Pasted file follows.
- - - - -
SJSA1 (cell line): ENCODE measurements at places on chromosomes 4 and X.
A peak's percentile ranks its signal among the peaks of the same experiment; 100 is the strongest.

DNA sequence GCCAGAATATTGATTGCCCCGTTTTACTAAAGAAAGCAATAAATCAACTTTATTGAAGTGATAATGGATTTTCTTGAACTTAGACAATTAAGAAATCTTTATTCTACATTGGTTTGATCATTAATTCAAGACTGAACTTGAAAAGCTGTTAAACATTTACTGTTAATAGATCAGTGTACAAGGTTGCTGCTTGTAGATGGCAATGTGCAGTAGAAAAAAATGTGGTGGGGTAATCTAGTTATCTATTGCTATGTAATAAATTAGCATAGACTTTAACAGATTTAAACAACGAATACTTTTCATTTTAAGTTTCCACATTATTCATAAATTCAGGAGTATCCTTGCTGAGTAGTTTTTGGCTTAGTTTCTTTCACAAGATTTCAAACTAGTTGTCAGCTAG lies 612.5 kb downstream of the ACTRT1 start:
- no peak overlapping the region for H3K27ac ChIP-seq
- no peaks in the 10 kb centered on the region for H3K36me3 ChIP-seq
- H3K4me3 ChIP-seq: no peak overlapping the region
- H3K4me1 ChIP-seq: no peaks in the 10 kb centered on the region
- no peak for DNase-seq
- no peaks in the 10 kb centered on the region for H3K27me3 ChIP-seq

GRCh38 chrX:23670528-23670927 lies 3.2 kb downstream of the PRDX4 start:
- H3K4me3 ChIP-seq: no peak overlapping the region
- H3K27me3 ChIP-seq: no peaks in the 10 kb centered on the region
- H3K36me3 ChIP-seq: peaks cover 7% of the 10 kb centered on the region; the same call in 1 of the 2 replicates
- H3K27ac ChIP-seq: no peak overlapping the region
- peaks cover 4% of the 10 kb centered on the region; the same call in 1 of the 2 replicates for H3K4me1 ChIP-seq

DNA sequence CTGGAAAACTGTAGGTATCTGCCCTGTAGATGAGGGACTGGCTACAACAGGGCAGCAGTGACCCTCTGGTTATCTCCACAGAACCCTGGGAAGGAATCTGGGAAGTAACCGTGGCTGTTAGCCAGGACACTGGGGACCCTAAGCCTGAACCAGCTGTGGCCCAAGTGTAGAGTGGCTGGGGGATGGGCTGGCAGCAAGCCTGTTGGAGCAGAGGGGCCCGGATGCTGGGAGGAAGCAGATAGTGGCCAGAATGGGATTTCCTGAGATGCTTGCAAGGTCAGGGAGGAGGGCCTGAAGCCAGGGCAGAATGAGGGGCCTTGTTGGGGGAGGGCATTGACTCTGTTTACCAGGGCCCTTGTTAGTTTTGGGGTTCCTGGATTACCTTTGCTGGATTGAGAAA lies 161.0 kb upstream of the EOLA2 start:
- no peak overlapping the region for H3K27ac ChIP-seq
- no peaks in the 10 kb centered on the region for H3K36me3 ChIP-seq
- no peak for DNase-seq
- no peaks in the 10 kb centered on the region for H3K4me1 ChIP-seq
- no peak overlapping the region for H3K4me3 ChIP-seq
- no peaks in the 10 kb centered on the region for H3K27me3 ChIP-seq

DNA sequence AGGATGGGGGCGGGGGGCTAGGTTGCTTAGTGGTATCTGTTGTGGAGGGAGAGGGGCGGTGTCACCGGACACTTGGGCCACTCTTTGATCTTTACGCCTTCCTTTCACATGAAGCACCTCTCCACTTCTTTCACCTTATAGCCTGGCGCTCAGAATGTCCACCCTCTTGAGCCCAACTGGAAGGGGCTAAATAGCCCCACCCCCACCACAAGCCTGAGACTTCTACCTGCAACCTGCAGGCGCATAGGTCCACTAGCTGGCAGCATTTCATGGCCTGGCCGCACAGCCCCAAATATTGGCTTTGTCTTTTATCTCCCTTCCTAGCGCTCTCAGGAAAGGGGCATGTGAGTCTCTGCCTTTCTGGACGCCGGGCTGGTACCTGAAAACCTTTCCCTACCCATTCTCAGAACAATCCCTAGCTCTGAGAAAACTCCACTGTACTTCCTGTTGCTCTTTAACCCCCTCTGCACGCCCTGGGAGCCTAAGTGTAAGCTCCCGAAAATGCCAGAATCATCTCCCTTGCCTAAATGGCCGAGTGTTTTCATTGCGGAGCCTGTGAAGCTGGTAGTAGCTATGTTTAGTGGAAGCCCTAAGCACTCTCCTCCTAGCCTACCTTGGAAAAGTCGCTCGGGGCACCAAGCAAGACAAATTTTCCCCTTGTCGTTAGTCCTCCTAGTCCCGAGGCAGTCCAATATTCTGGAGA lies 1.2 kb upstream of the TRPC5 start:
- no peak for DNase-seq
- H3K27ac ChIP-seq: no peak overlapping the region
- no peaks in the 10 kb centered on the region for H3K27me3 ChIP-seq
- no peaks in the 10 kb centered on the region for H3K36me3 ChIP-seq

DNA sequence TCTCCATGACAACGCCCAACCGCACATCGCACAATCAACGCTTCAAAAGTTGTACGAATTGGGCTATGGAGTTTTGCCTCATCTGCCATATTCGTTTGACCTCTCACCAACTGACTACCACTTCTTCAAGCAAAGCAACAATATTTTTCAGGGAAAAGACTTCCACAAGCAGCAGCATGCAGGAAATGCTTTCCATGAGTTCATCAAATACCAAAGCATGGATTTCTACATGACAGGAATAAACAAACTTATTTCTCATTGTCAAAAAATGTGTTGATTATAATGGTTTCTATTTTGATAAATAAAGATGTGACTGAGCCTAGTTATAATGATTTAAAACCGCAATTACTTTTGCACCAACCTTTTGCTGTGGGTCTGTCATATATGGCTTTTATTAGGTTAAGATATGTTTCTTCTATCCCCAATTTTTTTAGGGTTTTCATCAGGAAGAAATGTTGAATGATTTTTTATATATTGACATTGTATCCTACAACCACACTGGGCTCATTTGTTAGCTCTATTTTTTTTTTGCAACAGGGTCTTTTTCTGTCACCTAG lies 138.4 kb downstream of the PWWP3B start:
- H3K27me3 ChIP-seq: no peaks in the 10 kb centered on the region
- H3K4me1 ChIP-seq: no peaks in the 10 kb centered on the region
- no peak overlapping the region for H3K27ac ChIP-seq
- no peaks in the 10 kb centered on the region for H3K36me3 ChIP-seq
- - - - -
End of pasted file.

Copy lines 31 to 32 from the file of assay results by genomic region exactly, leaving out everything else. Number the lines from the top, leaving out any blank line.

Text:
- no peak overlapping the region for H3K27ac ChIP-seq
- no peaks in the 10 kb centered on the region for H3K36me3 ChIP-seq